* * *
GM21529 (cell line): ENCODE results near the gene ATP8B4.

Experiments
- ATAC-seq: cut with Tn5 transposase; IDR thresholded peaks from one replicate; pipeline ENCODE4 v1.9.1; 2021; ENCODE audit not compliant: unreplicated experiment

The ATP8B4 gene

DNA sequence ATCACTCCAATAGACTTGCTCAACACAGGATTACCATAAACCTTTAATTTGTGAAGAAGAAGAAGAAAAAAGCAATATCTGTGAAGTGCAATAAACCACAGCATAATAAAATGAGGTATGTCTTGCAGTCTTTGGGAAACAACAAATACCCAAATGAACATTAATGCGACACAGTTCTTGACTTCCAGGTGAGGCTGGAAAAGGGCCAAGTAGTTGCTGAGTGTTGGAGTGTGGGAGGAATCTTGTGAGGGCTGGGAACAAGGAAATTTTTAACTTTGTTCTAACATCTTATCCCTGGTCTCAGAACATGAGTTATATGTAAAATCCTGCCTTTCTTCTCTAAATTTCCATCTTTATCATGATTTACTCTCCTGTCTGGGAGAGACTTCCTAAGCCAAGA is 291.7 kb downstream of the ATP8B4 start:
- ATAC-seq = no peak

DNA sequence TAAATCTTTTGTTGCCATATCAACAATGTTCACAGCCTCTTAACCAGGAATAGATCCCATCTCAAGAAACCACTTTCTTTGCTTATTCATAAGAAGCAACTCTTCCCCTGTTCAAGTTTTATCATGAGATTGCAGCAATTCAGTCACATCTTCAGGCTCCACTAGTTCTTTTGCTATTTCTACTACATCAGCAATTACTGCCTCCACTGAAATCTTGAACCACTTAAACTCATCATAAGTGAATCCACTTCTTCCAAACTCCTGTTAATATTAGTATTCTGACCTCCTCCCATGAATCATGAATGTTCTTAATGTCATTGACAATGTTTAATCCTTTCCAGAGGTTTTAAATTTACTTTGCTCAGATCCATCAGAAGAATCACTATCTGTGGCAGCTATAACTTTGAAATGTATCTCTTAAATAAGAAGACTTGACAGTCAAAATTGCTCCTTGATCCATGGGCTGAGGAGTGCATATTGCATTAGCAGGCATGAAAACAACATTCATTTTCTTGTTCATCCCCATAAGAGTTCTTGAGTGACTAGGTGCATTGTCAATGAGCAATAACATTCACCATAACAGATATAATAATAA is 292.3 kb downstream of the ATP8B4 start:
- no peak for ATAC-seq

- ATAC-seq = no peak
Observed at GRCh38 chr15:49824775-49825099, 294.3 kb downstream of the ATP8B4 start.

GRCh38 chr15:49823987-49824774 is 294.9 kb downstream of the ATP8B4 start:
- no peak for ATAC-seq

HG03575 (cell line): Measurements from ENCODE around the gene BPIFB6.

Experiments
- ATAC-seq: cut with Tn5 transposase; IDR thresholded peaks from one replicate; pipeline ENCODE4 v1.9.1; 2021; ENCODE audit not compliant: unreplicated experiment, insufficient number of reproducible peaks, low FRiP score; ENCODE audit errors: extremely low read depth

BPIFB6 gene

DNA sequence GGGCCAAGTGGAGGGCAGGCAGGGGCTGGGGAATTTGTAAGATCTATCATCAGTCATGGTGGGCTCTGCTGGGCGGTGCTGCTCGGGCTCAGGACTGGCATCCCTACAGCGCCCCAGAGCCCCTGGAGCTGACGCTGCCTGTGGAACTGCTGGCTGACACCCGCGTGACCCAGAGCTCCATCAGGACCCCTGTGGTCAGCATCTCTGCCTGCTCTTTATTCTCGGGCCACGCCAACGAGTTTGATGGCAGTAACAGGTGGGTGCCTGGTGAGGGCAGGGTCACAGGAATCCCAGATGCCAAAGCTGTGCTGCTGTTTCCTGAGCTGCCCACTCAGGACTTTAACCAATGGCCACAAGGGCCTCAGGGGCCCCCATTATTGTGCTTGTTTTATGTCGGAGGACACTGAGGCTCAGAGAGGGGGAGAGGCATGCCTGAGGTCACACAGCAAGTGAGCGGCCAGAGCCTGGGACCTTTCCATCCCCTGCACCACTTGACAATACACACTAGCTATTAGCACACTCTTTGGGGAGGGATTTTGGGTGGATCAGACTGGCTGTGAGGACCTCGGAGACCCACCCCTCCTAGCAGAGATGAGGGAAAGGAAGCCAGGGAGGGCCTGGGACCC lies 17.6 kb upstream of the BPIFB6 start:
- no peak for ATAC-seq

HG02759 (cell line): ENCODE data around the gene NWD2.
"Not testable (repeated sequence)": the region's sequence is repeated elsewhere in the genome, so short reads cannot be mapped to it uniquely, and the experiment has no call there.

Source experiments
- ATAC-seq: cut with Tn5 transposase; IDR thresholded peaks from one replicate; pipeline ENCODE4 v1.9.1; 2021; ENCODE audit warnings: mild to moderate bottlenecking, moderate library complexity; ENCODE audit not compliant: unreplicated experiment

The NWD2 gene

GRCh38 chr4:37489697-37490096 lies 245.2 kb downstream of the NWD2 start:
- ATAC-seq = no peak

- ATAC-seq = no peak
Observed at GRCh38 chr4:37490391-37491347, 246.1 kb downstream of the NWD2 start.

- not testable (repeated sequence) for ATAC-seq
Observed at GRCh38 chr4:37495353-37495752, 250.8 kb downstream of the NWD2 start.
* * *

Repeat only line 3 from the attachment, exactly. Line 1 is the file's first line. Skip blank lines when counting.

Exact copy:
- ATAC-seq: cut with Tn5 transposase; IDR thresholded peaks from one replicate; pipeline ENCODE4 v1.9.1; 2021; ENCODE audit not compliant: unreplicated experiment